Figure 11 shows that composition of white mica can be divided in two categories: detrital white mica with low FeO and MgO content (close to 10 %) and newly formed white mica with the highest FeO and MgO content (close to 25 %) (Online Resource 2). This variation in composition corresponds to the Tschermak substitution (TK) with IVAlVIAl substituted by IVSiVI(Mg,Fe) in newly-formed mica, leading to a redistribution of charges between the tetrahedral and octahedral layers but maintaining overall charge balance. The dispersion of the analyses of the newly formed and detrital micas can be partly explained by the analyses of mixed particles with microprobe. Indeed, in the shear plane both types of micas can be intimately associated.

Fig. 11
figure 11

Al2O3–K2O–FeO + MgO ternary plot of white mica compositions. End-members compositions have also been reported. Prl pyrophyllite, Ms muscovite, Cel celadonite. Grey points detrital white mica; dark points newly-formed white mica, TK Tschermak substitution, P pyrophyllitic substitution

5 Discussion

5.1 Origin and conditions of phyllosilicates formation

The detrital and newly formed origin of white mica and chlorite is attested by a difference in shape and in chemical composition.

The lower FeO and MgO content of the detrital white mica than newly-formed white mica traduces a difference of fluid compositions and environment of formation. Detrital phyllosilicates are probably derived from the granites and low-grade metamorphic basement rocks (Hercynian basement) outcropping in the Maures-Estérel and Corsica–Sardinia massifs (Apps et al. 2004, Garcia et al. 2004) while newly formed phyllosilicates are related to the Restefond fault activity. The increase in newly formed white mica is clearly related to the increase of the strain intensity (Fig. 8; Table 1) and to the alteration of K-feldspars (Fig. 4f). The illitization of feldspar occurs in the presence of fluids following the equation

$$ 2{\text{H}}^{ + } + 3{\text{KAlSi}}_{3} {\text{O}}_{8} + 12{\text{H}}_{2} {\text{O}} \Rightarrow 2{\text{K}}^{ + } + {\text{KAl}}_{3} {\text{Si}}_{3} {\text{O}}_{10} \left( {\text{OH}} \right)_{2} + 6{\text{H}}_{4} {\text{SiO}}_{4} $$

According to this equation, illitization of feldspar necessitates the presence of water. This reaction is more efficient in the fault core zone where water–rock interactions during deformation are stronger than in the host sandstone.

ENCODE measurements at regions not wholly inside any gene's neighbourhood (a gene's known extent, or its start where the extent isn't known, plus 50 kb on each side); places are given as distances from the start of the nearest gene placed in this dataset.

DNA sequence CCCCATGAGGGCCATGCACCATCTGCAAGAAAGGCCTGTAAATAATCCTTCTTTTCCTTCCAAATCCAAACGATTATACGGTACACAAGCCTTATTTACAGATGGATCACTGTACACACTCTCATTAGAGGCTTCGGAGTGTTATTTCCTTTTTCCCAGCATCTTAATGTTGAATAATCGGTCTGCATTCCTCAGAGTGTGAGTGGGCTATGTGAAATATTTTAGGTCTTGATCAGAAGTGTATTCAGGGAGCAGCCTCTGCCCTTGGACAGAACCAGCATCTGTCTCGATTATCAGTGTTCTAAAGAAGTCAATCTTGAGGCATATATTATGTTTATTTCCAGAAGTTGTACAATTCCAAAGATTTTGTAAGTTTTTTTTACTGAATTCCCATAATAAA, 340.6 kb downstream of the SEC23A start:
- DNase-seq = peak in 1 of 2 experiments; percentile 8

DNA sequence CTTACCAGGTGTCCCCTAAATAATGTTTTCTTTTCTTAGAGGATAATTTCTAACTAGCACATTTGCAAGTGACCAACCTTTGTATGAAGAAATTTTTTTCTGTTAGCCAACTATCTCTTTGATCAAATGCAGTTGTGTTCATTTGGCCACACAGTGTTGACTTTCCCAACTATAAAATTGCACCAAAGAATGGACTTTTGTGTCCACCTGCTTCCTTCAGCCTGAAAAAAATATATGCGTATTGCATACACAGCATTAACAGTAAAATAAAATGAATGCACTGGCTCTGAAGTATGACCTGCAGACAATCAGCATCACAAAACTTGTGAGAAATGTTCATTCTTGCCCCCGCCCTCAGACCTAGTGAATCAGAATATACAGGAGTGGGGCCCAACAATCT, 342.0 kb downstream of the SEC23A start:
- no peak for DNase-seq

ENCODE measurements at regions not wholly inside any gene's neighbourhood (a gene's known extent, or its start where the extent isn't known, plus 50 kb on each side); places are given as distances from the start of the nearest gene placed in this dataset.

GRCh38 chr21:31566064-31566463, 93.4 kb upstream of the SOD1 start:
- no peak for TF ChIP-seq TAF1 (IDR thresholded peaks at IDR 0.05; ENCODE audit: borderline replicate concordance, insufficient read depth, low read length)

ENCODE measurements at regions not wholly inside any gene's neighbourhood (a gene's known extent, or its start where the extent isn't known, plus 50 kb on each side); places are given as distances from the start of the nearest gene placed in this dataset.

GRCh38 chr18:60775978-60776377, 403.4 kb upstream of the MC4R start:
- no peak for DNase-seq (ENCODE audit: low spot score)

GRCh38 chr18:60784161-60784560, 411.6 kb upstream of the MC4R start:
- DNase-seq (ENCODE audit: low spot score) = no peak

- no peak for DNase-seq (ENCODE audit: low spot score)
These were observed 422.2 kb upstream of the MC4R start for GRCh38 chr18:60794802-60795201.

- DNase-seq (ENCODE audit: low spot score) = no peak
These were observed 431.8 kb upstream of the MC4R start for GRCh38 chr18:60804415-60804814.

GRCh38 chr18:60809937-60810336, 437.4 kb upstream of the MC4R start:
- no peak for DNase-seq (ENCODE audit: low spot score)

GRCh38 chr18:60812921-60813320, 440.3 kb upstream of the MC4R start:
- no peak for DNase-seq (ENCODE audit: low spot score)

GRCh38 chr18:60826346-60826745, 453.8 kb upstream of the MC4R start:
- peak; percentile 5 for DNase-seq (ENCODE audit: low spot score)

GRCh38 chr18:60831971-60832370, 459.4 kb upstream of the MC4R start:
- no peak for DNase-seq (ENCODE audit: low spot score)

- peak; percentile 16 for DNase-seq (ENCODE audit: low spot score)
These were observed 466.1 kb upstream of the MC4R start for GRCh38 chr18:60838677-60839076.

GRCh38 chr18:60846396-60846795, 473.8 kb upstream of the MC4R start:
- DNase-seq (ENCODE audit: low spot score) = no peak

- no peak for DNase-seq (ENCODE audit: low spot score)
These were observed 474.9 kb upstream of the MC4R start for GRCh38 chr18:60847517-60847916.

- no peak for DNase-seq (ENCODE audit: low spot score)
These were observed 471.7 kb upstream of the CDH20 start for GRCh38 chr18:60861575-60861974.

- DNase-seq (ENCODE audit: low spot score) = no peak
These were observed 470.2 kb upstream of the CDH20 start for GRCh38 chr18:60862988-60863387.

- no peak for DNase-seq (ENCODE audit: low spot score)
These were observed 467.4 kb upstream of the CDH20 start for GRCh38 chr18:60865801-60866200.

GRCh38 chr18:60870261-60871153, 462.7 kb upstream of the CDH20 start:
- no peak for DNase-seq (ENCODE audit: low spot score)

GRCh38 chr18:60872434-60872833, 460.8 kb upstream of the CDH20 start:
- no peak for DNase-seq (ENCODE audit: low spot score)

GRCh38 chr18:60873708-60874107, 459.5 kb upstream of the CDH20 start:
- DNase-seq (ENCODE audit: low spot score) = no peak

The newly-formed chlorite is associated with newly-formed white mica along the shear planes. The mean 200 ± 20 °C temperature of formation estimated with the Vidal et al. (2005, 2006) and Inoue et al. (2009) geothermometers is in agreement with the temperature estimation (around 200 °C) by Labaume et al. (2008b) using a petrographic study in non-deformed Grès d’Annot samples from the same area. It is also consistent with the maximum temperatures of 220 °C reached by the same non-deformed Grès d’Annot as deduced from vitrinite reflectance (Labaume et al. 2008a).

The burial depth of faulting is estimated based on a mean geothermal gradient comprised between 25 to 30 °Ckm−1 in the foreland basin and its crystalline substratum (Bigot-Cormier et al., 2006; Sanchez et al., 2011). The precipitation of newly formed chlorite and illitization of K-feldspars might occur at depths comprised between 6.5 to 8 km. These depths indicate that faulting occurred in relatively deep burial conditions. The burial condition of faulting in a well-lithified sandstone contrasts with those of Bouroullec et al. (2004), Lansigu and Bouroullec (2004) and Pochat and Driessche (2007) who described syn-sedimentary normal faults affecting the Grès d’Annot a few kilometers from the Restefond fault, characterized by local sedimentary disturbances close the faults. This shows that the faulting of the study area occurred during at least two stages: early syn-sedimentary faulting and later deep-burial faulting.

5.2 Role of the phyllosilicates on fault zone petrophysic properties